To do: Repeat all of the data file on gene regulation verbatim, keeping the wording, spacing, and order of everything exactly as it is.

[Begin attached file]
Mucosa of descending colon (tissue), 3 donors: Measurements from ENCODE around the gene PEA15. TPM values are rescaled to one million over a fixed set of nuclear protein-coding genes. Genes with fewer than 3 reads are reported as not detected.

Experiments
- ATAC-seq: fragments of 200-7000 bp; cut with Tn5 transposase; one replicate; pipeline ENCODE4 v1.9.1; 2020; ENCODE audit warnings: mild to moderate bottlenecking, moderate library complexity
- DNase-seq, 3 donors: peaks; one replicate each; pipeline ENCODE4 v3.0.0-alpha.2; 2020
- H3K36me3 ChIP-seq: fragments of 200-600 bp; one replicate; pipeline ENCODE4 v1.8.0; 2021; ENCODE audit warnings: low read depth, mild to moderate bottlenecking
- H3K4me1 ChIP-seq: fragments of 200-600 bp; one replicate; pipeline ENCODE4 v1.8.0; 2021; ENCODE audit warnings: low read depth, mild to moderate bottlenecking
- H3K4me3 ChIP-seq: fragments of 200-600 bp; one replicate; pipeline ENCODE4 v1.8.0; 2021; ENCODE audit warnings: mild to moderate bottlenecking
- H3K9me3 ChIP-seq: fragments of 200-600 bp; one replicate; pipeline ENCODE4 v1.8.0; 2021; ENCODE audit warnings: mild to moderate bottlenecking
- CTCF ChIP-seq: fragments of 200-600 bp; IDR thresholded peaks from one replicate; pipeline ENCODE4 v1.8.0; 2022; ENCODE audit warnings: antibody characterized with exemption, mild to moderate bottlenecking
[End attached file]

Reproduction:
Mucosa of descending colon (tissue), 3 donors: Measurements from ENCODE around the gene PEA15. TPM values are rescaled to one million over a fixed set of nuclear protein-coding genes. Genes with fewer than 3 reads are reported as not detected.

Experiments
- ATAC-seq: fragments of 200-7000 bp; cut with Tn5 transposase; one replicate; pipeline ENCODE4 v1.9.1; 2020; ENCODE audit warnings: mild to moderate bottlenecking, moderate library complexity
- DNase-seq, 3 donors: peaks; one replicate each; pipeline ENCODE4 v3.0.0-alpha.2; 2020
- H3K36me3 ChIP-seq: fragments of 200-600 bp; one replicate; pipeline ENCODE4 v1.8.0; 2021; ENCODE audit warnings: low read depth, mild to moderate bottlenecking
- H3K4me1 ChIP-seq: fragments of 200-600 bp; one replicate; pipeline ENCODE4 v1.8.0; 2021; ENCODE audit warnings: low read depth, mild to moderate bottlenecking
- H3K4me3 ChIP-seq: fragments of 200-600 bp; one replicate; pipeline ENCODE4 v1.8.0; 2021; ENCODE audit warnings: mild to moderate bottlenecking
- H3K9me3 ChIP-seq: fragments of 200-600 bp; one replicate; pipeline ENCODE4 v1.8.0; 2021; ENCODE audit warnings: mild to moderate bottlenecking
- CTCF ChIP-seq: fragments of 200-600 bp; IDR thresholded peaks from one replicate; pipeline ENCODE4 v1.8.0; 2022; ENCODE audit warnings: antibody characterized with exemption, mild to moderate bottlenecking